Serious Fun

Marc Abrahams has a license to play with science. In this issue the creator of the Ig Nobels tells us what he really thinks about science.

By Marc Abrahams | June 2, 2016

When I started the Annals of Improbable Research in 1994, I quickly discovered that the real power in writing anything about science comes from the simple fact that it involves people. You might think you’re writing about a particular molecule, but there are the people who discovered it and the other people who think the first people got it wrong. The director of a physics lab where I once gave a talk told me that from outside science there’s the strange illusion that science is about everything except people, but from the inside it doesn’t look that way at all.

I have a license to play about with anything related to science. That’s how I’ve spent my life. I grew up reading about science and liking it: I went to Harvard University, majored in applied math, went off and did programming, and then started a software company. Around 1990 I sent some articles to the Journal of Irreproducible Results (a science humor magazine). I got a phone call a few weeks later from the publisher who asked if I wanted to be the editor of his journal. For a while I assumed all science editors got their start that way. In 1994 I started Improbable Research after the owners of Irreproducible Results told me they planned to stop publishing it.

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Master of ceremonies Marc Abrahams [RIGHT] introduces Arturas Zuokas [LEFT], the mayor of Vilnius, Lithuania, during the 21st annual Ig Nobel Awards ceremony.

Associated Press

That first year at Irreproducible Results I got a lot of people involved in the journal. I also started the Ig Nobels. The most difficult thing then was describing what I do. One day I heard the words pop out of my mouth: make people laugh and then make them think. That’s what the Ig Nobels are about. Like everything else I do, that cuts in many directions. Almost everything in the history of science is taught as a long list of scientific breakthroughs, which would not have been seen as breakthroughs if people hadn’t thought them crazy. Whatever is unexpected and improbable is the quality I look for in Ig Nobel winners. And because it’s so very different from the expected, it seems funny, but down the line, if a discovery becomes important, it will seem ordinary.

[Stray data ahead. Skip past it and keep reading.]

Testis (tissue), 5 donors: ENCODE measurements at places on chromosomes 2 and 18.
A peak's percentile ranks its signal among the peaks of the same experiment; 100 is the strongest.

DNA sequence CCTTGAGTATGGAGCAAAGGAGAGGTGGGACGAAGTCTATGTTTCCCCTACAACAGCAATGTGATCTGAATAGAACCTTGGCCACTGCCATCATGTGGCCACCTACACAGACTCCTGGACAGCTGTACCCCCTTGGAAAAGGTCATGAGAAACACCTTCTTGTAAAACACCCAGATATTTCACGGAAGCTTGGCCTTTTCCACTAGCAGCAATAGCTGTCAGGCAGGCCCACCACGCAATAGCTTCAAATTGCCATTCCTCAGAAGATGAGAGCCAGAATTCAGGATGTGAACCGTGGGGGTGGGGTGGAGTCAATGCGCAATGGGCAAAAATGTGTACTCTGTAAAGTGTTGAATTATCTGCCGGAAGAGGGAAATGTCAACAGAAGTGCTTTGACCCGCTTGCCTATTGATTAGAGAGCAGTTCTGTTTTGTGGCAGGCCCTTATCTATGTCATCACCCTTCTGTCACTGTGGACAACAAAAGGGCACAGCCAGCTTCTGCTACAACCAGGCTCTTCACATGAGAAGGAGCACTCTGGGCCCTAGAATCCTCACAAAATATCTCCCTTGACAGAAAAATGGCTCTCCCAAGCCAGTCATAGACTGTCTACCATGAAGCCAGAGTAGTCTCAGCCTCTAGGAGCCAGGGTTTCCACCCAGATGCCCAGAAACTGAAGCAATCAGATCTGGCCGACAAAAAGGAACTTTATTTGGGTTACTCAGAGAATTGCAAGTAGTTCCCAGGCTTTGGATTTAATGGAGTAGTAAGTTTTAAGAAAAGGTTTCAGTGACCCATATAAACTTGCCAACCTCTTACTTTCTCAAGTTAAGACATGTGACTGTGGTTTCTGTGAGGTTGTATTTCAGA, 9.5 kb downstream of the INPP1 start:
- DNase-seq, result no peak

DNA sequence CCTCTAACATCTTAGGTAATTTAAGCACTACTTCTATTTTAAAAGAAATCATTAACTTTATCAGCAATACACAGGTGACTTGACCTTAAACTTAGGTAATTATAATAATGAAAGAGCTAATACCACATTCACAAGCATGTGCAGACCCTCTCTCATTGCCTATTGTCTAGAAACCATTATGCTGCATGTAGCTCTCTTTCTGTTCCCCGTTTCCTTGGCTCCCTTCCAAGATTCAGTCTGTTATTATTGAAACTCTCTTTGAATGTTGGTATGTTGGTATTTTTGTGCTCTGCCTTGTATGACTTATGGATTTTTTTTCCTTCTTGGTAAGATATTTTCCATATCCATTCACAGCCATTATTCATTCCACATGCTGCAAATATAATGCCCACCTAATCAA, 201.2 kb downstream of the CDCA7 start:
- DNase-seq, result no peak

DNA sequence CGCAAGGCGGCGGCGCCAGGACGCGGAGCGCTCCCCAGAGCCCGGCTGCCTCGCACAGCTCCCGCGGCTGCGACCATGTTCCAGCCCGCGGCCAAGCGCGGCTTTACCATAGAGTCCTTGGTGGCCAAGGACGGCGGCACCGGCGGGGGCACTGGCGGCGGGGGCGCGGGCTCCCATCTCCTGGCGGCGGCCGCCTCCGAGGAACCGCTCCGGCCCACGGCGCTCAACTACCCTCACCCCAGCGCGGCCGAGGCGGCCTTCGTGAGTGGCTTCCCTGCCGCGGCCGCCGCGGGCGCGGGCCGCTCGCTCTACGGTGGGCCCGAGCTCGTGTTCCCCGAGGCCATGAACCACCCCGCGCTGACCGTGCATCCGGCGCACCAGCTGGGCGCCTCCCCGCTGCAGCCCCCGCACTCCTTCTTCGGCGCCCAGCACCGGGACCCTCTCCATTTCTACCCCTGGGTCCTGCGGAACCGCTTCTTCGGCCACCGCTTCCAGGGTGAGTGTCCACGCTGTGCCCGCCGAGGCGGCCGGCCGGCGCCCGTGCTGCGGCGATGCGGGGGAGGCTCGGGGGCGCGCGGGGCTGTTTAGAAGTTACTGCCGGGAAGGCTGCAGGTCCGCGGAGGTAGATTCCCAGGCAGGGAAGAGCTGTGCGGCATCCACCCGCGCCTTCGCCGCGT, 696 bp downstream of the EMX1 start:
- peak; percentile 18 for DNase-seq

There are a lot of people who want these prizes now. In the early days that hadn’t occurred to us. Once we started getting press, people saw the publicity as valuable. Between 10% and 20% of all nominations are made by people nominating themselves. Candidates’ organizations, company labs, hospitals, even their governments started lobbying us to give an Ig Nobel prize. People sometimes offer bribes—wonderfully ridiculous ones like a dollar note in their own currency. They have the right spirit.

The committee that awards the prize is the Ig Nobel board of governors—a large, shadowy group. We’ve never written down a list of who they are. They cover a great span: some are magazine editors, teachers, and journalists, and some are scientists—some famous, some not, a few have Nobel prizes, a few have Ig Nobels. If you come to the Ig ceremony it’s a very rich people experience. There’s a kind of shock in the audience that someone has done this strange thing, such as finding the ideal density for airborne wasabi that will wake up people in case of a fire and using that to create a wasabi alarm. And then chemistry Nobel winner Dudley Herschbach hands out an Ig Nobel to these wasabi researchers, and the audience throws paper airplanes.

People who think science will eventually answer all questions see science as no more than a cartoon. Pick any object you can think of, even a rock, and try to explain to the next person you meet exactly what that object is and why it is the way it is. Once you’ve started asking two or three questions you realize you will never run out of questions. The poet William Blake found that with a grain of sand. The best answer we can possibly get will bring with it a whole new bunch of questions.

An awful lot of the people who teach science in elementary school and junior high are frightened of science. Their view of science is an outsiders’ view, that science is a bunch of important things you must stuff into people’s heads and that you must know all about these things to be a scientist. But I’ve heard scientists talk, and they embrace ignorance as an adventure to be tackled rather than something to be ashamed of.